Monday, February 2, 2009

Round-Up: February 2

Here is a round-up of today's blog posts - and for previous posts, check out the Bestiaria Latina Blog archives. You can keep up with the latest posts by using the RSS feed, or you might prefer to subscribe by email.

Bestiaria Latina Podcasts: Today's audio podcast is Fabula: De Columbis et Accipitre, the story of the foolish doves who elected the hawk to be their king.

Proverbiis Pipilo: You can see my Twitter feed, full of proverbs while I am online each day - here's a recent one I really liked that comes from the Bible: Unusquisque onus suum portabit.

Latin Proverb of the Day: Today's proverb is Palma non sine pulvere (English: No palm without dust - something like "no pain, no gain" in English). You can use the Javascript to include the Latin proverb of the day automatically each day on your webpage or blog. Meanwhile, to read a brief essay about this proverb, visit the AudioLatinProverbs.com website.

Greek Proverb of the Day: Today's proverb is Θεοῦ δὲ δῶρόν ἐστιν εὐτυχεῖν βροτούς (English: It is a gift of god for mortals to enjoy good fortune). You can use the Javascript to include the Greek proverb of the day automatically each day on your webpage or blog - and each Greek proverb also comes with a Latin version.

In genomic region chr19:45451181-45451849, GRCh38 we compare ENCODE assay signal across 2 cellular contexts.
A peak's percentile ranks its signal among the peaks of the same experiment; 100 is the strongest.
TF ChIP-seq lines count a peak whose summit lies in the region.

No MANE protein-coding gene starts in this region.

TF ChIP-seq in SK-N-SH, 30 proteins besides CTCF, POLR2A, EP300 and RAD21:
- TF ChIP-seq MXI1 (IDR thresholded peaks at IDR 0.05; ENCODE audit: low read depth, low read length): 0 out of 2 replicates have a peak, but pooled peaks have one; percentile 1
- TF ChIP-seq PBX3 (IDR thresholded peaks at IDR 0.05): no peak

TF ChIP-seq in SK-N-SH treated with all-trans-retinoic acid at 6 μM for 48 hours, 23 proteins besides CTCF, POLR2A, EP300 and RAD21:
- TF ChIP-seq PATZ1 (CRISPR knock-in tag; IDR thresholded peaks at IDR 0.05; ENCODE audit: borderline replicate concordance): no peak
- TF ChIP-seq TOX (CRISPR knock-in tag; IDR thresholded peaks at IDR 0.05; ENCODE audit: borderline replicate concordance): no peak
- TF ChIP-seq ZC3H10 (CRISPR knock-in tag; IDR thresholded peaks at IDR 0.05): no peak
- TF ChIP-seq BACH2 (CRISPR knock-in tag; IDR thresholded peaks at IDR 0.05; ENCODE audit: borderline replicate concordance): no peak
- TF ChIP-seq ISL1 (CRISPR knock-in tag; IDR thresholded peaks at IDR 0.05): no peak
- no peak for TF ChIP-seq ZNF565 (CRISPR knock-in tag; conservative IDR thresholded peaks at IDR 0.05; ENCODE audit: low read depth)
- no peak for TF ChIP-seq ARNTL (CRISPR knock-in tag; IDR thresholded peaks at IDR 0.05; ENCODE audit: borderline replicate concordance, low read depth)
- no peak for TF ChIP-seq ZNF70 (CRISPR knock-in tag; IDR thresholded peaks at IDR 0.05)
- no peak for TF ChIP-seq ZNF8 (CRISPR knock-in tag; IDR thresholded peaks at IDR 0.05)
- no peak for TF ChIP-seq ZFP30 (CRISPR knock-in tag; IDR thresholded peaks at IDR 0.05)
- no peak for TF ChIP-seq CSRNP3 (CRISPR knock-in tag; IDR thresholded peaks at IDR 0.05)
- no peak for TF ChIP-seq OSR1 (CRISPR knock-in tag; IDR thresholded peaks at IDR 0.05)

Latin Via Fables: Simplified Fables: I'm now presenting the "Barlow Aesop" collection, fable by fable, in a SIMPLIFIED version (same story, but in simpler sentences) - with a SLIDESHOW presentation to go along with it, too. Today's Simplified fable is Fable 19: Vulpecula et Ciconia, the story of how the stork out-foxed the fox.

Fable of the Day: Today's fable of the day from Barlow's Aesop is DE NUTRICE ET LUPO (the story of the wolf who overheard the nanny's words). You can use the Javascript to include the fable of the day automatically each day on your webpage or blog - meanwhile, to find out more about today's fable, visit the Ning Resource Page, where you will find links to the text, commentary, as well as a discussion board for questions and comments. Here's Barlow's illustration - look in the window to see the wolf:




Aesop's Fables in Latin now available at Amazon.com!

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